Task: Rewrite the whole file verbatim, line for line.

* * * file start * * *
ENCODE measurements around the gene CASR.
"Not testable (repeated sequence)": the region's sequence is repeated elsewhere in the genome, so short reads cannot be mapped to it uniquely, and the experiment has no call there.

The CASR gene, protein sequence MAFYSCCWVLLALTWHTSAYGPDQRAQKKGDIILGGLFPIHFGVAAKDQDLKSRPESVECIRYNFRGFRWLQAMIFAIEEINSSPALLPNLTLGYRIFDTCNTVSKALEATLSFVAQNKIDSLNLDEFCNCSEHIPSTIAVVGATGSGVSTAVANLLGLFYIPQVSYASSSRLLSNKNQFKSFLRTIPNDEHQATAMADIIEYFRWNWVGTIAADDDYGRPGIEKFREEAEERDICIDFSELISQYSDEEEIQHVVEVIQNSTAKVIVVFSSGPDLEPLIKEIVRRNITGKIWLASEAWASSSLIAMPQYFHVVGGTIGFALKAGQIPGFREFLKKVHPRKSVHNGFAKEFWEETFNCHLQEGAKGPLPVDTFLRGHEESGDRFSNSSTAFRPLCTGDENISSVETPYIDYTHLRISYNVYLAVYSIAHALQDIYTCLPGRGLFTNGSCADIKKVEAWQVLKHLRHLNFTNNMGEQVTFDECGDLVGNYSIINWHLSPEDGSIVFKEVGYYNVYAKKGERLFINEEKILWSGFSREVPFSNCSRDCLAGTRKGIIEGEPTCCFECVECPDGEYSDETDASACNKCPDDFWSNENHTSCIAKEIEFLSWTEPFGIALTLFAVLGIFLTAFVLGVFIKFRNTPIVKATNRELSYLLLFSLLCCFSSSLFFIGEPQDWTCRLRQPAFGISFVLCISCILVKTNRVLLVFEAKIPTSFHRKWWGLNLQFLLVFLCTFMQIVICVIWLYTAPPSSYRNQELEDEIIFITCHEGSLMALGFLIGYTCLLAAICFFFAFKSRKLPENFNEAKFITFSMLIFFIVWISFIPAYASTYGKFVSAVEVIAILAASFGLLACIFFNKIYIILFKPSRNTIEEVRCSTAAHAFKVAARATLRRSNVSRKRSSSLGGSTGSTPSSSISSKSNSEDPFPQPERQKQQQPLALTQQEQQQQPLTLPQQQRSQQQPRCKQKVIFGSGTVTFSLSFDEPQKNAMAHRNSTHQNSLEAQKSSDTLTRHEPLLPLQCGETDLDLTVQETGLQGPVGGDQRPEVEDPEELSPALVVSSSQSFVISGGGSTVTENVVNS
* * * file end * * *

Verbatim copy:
ENCODE measurements around the gene CASR.
"Not testable (repeated sequence)": the region's sequence is repeated elsewhere in the genome, so short reads cannot be mapped to it uniquely, and the experiment has no call there.

The CASR gene, protein sequence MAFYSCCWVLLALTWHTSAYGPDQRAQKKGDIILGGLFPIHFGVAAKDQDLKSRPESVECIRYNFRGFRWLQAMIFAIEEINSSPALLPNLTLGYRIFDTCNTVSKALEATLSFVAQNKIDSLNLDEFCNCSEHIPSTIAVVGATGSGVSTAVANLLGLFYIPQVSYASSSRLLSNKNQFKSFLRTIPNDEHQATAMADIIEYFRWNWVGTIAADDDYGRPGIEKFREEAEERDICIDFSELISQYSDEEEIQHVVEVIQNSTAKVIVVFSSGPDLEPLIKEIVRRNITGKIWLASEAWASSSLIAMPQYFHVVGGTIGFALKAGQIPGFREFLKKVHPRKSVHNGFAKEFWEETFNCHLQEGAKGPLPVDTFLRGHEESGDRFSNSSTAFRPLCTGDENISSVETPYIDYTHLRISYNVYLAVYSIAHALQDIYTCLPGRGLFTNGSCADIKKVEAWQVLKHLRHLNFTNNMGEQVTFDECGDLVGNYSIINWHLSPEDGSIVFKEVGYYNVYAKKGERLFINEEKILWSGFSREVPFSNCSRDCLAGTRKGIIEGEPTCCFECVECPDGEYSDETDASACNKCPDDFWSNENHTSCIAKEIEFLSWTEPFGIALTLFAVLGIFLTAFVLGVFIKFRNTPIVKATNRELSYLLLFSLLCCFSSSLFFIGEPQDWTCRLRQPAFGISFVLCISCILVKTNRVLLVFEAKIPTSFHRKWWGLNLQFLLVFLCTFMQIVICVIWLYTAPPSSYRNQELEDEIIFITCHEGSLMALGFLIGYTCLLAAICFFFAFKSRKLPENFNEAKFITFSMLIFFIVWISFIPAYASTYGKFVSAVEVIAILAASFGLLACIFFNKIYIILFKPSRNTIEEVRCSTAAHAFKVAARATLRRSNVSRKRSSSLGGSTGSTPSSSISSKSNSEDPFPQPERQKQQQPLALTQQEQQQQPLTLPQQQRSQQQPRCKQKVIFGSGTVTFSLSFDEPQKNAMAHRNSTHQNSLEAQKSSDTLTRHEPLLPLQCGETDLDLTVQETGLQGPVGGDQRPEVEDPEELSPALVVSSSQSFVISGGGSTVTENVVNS